2. Carolingian I

Background and History

This award blank was designed by Lord Owen Lloyd Hywel (formerly Nigyll y Baed Gwyllt, now Nicholas Bawcock). The calligraphy was done in the carolingian miniscule hand - a style of writing that is found in use from the 8th to 12th centuries, and common thoughout the Continent and England. Its popularity is commonly attributed to its widespread use in the court of Emperor Charlemagne, from whon the hand derives its name (after his Roman name Carolus).


Each character is simple, rounded and clear. Ascenders and descenders rise and fall a minum stroke's height above the minum. In addition, every word should be separate and distinguishable from its neighbours. The basic pen angle should be around 45 degrees, and the letters themselves should maintain alignment with the vertical.

An Osmiriod "Italic Broad" dip pen nib works well, but any similar pen width should be suitable. Test the pen out on a scrap of paper first if you are unsure. In this particular piece, the letters are penned within 4mm wide lines, spaced 4mm apart. Follow these dimensions precisely.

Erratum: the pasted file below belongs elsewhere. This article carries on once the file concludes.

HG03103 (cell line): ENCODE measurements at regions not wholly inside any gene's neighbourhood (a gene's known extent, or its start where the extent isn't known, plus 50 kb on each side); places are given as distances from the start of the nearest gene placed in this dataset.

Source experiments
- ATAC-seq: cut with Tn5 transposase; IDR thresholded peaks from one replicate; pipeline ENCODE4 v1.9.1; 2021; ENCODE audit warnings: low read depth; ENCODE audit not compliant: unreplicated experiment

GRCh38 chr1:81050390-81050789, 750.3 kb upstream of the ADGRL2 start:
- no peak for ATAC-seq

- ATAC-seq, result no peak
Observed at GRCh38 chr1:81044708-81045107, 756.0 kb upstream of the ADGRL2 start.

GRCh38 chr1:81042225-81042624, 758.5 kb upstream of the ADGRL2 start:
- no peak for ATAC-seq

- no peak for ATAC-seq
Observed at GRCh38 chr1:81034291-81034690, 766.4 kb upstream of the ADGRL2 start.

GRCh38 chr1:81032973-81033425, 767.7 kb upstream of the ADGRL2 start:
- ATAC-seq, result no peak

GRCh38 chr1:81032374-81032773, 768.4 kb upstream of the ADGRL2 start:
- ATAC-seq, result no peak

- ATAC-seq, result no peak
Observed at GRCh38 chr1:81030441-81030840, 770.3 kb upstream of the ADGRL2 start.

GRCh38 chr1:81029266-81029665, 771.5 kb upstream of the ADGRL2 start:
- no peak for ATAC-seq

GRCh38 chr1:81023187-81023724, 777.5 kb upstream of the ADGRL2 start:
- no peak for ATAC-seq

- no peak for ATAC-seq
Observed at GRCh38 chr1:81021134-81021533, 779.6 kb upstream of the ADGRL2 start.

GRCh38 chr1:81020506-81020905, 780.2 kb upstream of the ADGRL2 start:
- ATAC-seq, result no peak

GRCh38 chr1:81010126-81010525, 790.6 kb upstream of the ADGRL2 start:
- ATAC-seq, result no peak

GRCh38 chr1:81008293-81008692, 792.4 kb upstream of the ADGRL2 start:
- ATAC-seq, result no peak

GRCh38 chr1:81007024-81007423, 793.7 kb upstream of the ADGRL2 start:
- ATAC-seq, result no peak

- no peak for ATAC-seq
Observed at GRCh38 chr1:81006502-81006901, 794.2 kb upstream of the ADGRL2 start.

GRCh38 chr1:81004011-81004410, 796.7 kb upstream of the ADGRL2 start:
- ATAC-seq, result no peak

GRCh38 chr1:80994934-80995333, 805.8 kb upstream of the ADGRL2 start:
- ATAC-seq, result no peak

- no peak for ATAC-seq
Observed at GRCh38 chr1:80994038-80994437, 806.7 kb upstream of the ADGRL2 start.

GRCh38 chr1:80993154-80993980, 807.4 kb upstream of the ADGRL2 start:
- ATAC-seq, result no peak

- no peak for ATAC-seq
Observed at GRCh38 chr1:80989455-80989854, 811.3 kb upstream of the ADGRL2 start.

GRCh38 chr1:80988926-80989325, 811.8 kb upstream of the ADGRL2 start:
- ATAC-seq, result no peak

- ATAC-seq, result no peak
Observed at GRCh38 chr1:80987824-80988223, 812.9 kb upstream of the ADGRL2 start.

There is a limited amount of illumination in this particular blank. However, it does provide the scribe a good opportunity to experiment with the drape of fabric (on the figures). The painting here should be shaded light and dark to give the material depth and form. Your choice of colours is fairly extensive, but some restraint should be executed. I would recommend that you use predominantly red, green, blue and yellow. Some form of brown would also be helpful for the thrones, while metallic gold is also suitable for parts of the capital and the crown on the left figure.